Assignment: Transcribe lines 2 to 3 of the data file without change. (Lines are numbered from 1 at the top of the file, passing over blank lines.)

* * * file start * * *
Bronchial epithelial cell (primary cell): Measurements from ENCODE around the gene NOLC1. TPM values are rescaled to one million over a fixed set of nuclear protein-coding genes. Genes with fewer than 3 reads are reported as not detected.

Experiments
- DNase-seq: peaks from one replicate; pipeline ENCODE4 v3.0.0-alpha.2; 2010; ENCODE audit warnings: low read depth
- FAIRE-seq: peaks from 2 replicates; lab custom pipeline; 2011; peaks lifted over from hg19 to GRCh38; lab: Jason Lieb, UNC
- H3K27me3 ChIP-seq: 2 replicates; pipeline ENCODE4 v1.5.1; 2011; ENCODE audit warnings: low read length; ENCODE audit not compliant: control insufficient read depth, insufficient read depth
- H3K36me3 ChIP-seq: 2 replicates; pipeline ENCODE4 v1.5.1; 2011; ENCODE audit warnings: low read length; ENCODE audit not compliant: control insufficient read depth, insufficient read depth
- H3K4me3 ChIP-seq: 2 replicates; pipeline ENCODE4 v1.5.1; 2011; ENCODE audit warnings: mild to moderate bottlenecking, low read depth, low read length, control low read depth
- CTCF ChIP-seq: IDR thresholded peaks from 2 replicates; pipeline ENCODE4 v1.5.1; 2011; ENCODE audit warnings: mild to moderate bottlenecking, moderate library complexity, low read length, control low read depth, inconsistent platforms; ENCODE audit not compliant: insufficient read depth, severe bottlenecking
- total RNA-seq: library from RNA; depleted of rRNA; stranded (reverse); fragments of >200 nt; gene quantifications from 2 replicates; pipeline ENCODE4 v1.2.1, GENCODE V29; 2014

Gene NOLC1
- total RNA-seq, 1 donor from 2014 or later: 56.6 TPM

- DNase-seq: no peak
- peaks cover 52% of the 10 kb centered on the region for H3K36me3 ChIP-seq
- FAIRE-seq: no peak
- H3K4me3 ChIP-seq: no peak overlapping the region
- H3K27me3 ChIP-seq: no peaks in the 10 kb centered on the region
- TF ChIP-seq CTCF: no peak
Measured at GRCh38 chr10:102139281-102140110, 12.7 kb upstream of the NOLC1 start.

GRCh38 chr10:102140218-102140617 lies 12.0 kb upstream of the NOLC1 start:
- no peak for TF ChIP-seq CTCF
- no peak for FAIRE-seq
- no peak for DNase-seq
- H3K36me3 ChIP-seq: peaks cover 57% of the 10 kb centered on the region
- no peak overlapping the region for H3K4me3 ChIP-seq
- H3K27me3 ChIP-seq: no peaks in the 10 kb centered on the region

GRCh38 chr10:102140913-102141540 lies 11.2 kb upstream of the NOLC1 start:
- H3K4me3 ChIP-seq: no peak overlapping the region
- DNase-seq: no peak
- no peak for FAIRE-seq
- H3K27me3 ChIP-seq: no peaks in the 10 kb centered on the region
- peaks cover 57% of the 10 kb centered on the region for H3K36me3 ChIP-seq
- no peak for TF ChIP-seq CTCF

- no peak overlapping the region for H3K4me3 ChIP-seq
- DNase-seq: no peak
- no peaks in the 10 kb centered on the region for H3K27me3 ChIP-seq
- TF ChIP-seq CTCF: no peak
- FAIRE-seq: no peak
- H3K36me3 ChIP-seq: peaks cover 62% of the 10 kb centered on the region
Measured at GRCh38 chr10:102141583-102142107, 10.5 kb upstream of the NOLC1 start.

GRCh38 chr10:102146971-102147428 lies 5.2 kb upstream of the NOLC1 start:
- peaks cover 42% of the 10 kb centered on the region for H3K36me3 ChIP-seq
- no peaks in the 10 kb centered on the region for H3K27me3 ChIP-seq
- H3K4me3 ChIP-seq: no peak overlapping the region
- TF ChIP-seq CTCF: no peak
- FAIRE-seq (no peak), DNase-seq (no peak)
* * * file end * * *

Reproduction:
Experiments
- DNase-seq: peaks from one replicate; pipeline ENCODE4 v3.0.0-alpha.2; 2010; ENCODE audit warnings: low read depth